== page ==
From Wildlife Extra:
Mixed news for farmland birds in Scotland
Scotland’s birds in long term decline
October 2013. A new report shows mixed fortunes for some of Scotland’s farmland birds over the last decade, says Scottish Natural Heritage (SNH).
Seed-eating birds up, waders down
The report looked at ten of Scotland’s familiar farmland birds using data collected largely by volunteers. The number of farmland seed-eating birds, such as linnets, skylarks, tree sparrows and yellowhammers, rose. On the other hand, four out of the five farmland waders declined. Curlews, lapwings, oystercatchers and redshank have all significantly declined.
Trends for farmland seed-eater birds have tended to be more favourable in Scotland in recent years than in England and Wales. Most types of farmland birds have suffered decreases in the last 10 years and, over the long term, seed-eaters such as skylarks and yellowhammers have seriously declined in England and Wales.
Farmland birds in Scotland and further afield have largely shown declines since the 1950s, with major declines in the 1970s and into the 1980s. More intensive farming, climate change and changes in the areas where Scotland’s farmland birds spend the winter have all contributed to these decreasing numbers.
Susan Davies, SNH’s Director of Policy & Advice, said:”The report shows that many of our waders are struggling and that action needs to be taken to help address this. It’s not all bad news though, and it’s heartening to see some of Scotland’s farmland birds increasing. The hard work by farmers and volunteers can pay dividends in helping wildlife in Scotland. There are promising signs that agricultural programmes which supported farmers to, for example, leave set-asides and grass verges uncut are working to help birds like skylarks and sparrows. So it’s clear that, with concerted action, it’s possible to improve the fortunes of farmland birds — though clearly there is still a lot to do particularly for the waders.
“Thanks to the hard work of others, including volunteers and conservation groups, we know what needs to be done to help these birds. Through their efforts, we can measure the success of farmland bird initiatives, and once again have our fields filled with the calls of lapwings and curlew.”
Phil Harrison, a research fellow at St Andrews University‘s Centre for Research into Ecological and Environmental Modelling (CREEM), funded by Scotland’s ClimateXChange said: “The Breeding Bird Survey (BBS) data analysed in this report is based on some of the most robust sampling methodology available for monitoring biodiversity on a large scale. Thanks to this we gain more reliable information for tracking changes in different bird communities at different locations. This makes it possible to target conservation measures better.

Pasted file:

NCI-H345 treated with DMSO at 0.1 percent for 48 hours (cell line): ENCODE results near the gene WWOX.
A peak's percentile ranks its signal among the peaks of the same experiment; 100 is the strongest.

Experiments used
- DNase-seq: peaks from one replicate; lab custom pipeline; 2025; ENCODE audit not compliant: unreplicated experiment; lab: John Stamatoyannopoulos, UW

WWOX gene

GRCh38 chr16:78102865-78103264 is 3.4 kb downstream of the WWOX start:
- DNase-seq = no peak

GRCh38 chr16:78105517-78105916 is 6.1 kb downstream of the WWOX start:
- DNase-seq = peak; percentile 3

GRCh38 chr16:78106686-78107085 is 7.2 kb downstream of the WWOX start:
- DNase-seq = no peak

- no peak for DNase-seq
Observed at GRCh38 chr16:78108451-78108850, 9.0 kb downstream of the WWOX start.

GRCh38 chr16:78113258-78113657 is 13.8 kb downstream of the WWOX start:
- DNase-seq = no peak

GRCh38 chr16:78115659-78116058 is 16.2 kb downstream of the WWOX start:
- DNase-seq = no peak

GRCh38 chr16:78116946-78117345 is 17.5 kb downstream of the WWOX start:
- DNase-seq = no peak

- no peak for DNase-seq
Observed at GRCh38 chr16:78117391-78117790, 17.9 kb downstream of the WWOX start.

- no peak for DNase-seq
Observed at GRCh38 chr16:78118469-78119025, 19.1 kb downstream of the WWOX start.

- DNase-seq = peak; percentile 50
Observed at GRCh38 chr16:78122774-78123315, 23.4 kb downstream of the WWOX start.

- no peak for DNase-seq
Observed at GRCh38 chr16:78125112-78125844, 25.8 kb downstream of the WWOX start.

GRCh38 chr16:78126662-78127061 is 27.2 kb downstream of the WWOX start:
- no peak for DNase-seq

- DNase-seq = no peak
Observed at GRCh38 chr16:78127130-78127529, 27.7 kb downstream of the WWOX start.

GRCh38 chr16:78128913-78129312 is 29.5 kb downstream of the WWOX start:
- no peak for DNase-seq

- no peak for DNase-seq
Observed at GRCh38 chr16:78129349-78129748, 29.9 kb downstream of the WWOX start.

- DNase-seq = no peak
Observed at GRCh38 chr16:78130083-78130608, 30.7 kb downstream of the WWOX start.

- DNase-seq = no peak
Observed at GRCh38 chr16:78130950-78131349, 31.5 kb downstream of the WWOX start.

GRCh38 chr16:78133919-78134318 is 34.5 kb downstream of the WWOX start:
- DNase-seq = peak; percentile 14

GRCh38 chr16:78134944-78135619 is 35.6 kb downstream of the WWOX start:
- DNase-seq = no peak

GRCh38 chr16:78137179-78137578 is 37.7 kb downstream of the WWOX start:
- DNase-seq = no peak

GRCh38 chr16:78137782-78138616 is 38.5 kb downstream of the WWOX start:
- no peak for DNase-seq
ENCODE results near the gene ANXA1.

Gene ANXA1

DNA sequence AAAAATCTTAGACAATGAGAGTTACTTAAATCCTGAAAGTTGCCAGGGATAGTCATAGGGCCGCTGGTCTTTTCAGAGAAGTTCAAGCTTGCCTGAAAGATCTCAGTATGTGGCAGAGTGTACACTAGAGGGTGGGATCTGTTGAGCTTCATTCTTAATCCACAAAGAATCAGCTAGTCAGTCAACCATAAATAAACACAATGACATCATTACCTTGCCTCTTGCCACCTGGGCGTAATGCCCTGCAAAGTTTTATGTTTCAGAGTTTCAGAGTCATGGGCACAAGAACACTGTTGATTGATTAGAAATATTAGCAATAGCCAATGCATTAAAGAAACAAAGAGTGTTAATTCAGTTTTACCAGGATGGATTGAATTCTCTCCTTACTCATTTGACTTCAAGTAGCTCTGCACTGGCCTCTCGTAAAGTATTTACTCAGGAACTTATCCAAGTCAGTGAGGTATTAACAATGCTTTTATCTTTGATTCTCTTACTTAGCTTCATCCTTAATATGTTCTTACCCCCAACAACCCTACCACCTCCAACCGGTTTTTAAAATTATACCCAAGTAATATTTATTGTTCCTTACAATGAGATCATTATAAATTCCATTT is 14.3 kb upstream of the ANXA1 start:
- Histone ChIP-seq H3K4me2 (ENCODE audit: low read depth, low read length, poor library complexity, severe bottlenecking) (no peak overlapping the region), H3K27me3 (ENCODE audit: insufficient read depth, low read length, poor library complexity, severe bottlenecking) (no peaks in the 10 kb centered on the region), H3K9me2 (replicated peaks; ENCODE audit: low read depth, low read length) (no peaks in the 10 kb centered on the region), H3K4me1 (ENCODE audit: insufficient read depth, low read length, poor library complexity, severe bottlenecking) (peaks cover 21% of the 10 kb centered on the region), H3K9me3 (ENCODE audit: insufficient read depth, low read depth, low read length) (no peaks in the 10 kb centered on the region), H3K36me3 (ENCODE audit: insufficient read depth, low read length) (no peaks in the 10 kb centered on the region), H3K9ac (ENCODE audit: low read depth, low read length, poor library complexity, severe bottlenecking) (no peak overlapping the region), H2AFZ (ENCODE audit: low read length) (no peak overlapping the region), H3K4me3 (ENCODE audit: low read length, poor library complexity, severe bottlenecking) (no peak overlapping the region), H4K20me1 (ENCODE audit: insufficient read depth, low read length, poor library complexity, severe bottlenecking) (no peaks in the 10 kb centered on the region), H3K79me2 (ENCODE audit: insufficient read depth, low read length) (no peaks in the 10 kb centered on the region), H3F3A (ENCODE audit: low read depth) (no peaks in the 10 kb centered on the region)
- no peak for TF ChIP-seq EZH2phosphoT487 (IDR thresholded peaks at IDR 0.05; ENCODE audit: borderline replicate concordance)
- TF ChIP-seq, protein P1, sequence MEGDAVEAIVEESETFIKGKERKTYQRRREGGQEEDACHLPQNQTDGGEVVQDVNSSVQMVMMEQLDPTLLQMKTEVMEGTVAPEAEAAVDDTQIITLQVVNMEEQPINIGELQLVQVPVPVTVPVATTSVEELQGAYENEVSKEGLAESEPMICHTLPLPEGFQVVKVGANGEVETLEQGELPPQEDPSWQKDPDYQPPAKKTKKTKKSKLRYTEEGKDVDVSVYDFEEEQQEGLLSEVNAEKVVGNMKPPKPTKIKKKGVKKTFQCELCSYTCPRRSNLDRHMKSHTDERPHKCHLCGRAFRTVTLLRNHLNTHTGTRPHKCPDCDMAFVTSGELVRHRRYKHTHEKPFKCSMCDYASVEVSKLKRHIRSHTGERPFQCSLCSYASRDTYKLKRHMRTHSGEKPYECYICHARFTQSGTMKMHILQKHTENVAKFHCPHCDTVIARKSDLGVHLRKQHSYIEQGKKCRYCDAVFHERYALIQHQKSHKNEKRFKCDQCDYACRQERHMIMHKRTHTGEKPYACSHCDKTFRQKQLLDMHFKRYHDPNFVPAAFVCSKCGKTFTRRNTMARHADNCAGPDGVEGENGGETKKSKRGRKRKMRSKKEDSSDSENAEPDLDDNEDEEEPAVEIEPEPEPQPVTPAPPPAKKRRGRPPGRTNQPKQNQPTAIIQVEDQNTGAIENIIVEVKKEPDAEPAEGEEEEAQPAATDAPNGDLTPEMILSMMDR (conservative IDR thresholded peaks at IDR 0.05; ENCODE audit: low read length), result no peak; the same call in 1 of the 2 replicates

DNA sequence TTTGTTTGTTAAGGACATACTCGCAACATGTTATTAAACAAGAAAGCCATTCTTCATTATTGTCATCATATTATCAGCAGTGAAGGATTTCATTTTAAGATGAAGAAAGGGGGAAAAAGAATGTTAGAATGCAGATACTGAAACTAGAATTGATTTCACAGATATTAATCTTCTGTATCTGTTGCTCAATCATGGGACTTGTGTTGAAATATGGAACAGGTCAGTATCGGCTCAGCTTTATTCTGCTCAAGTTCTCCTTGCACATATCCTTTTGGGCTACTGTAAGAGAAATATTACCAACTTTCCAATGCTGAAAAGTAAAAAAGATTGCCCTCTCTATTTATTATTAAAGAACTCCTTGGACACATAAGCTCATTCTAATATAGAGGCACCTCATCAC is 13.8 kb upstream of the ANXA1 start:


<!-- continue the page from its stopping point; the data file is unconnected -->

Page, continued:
“The next stage is to look at what drives these changes, such as land use change and climate change. Changes in the farmland bird community are believed to have been driven mostly by land use change in recent decades, but we need to model the likely effects of future climate change, whether the effect is direct or indirect, as a result of climate-related land use change. This information will hopefully be used for regional and local conservation policy. We plan to do these analyses also for other bird communities, such as woodland birds and bird species that breed close to human habitation.”
The increase of some farmland birds has been aided by programmes such as the Farmland Bird Lifeline project (funded by the RSPB, SNH and the Biodiversity Action Grants Scheme) and the Scottish Rural Development Programme (SRDP). These programmes have given grants and advice on developing insect-rich habitats, including leaving grass margins around arable fields, managing winter stubble, and leaving set-asides unsprayed and uncut throughout the summer.
It’s a more problematic picture with waders, which require many different types of habitat. For example, lapwings prefer recently ploughed land, while redshanks favour ditches and wet areas at the ends of fields.
The research was limited to the Scottish mainland, as there was insufficient comparative data from the islands.
Birders in Scotland are fortunate to have the resources of The Scottish Ornithologists’ Club (SOC), also called Scotland’s Bird Club, available to fuel their feathered passions. A dedicated organization for birders of all experience and interest levels, the group is committed not only to promote birding, but also to foster appreciation of all the area’s natural history and beauty: here.
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